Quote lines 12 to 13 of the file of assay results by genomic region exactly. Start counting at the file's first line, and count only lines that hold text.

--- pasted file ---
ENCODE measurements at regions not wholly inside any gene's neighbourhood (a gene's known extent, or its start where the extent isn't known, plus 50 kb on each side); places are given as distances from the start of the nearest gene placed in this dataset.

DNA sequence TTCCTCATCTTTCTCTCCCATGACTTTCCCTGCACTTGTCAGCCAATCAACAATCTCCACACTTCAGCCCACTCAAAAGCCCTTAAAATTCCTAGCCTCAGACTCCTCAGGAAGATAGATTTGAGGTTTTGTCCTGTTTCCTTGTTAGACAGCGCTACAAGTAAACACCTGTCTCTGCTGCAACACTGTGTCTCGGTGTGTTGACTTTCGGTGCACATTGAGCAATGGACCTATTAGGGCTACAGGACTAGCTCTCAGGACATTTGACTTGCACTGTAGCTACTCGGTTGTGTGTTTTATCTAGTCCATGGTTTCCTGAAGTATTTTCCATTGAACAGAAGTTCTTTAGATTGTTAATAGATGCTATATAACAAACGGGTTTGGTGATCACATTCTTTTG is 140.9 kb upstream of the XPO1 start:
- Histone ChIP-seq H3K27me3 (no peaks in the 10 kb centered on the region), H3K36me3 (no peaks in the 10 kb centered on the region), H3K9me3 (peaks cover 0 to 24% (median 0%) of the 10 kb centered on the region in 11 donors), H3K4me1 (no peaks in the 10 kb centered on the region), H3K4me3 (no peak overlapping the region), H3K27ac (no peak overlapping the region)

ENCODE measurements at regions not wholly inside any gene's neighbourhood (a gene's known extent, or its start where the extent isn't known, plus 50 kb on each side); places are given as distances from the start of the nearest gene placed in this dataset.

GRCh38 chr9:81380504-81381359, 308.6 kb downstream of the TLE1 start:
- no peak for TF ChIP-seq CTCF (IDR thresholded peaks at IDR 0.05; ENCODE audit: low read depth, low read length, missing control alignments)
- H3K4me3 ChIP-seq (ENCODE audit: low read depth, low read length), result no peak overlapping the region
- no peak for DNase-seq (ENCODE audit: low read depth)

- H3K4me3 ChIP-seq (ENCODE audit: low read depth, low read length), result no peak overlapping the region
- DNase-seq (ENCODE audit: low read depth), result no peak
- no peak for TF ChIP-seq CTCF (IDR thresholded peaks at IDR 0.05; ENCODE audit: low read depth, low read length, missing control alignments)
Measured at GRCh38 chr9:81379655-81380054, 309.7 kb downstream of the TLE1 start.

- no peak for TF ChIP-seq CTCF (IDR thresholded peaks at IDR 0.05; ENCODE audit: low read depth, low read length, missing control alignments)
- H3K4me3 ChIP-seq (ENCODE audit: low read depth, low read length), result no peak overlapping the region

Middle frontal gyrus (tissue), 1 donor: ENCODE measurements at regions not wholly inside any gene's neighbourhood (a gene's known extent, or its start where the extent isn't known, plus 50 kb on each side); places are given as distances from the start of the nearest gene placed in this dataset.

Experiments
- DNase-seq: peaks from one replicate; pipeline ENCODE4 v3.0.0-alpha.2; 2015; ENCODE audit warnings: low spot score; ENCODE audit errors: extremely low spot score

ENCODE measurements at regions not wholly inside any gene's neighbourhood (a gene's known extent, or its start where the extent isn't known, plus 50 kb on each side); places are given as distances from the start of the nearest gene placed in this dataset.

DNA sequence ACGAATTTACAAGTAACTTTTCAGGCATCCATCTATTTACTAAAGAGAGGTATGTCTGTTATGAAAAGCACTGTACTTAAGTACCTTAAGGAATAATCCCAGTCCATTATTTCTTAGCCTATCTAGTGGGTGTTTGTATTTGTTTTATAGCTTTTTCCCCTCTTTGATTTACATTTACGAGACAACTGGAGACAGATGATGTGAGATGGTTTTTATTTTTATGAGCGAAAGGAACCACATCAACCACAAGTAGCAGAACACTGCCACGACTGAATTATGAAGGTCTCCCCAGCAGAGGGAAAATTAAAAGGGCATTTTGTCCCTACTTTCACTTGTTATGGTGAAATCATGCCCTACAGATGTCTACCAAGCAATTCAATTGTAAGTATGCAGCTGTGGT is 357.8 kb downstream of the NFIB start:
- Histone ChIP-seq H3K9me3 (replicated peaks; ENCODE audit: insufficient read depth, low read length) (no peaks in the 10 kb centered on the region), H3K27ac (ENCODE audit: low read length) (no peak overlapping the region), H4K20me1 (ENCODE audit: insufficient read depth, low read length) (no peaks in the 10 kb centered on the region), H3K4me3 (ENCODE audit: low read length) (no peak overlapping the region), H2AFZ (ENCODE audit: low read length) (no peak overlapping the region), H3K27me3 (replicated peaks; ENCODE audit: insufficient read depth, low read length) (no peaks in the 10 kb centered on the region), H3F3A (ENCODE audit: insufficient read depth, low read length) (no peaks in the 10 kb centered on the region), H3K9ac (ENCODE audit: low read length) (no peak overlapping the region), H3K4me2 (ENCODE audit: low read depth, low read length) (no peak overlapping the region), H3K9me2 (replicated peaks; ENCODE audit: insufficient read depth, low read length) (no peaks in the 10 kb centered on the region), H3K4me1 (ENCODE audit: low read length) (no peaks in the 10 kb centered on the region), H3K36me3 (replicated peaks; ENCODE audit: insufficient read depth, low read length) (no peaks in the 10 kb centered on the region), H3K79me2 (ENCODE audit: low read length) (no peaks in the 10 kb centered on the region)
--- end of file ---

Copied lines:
Measured at GRCh38 chr9:81379655-81380054, 309.7 kb downstream of the TLE1 start.

- no peak for TF ChIP-seq CTCF (IDR thresholded peaks at IDR 0.05; ENCODE audit: low read depth, low read length, missing control alignments)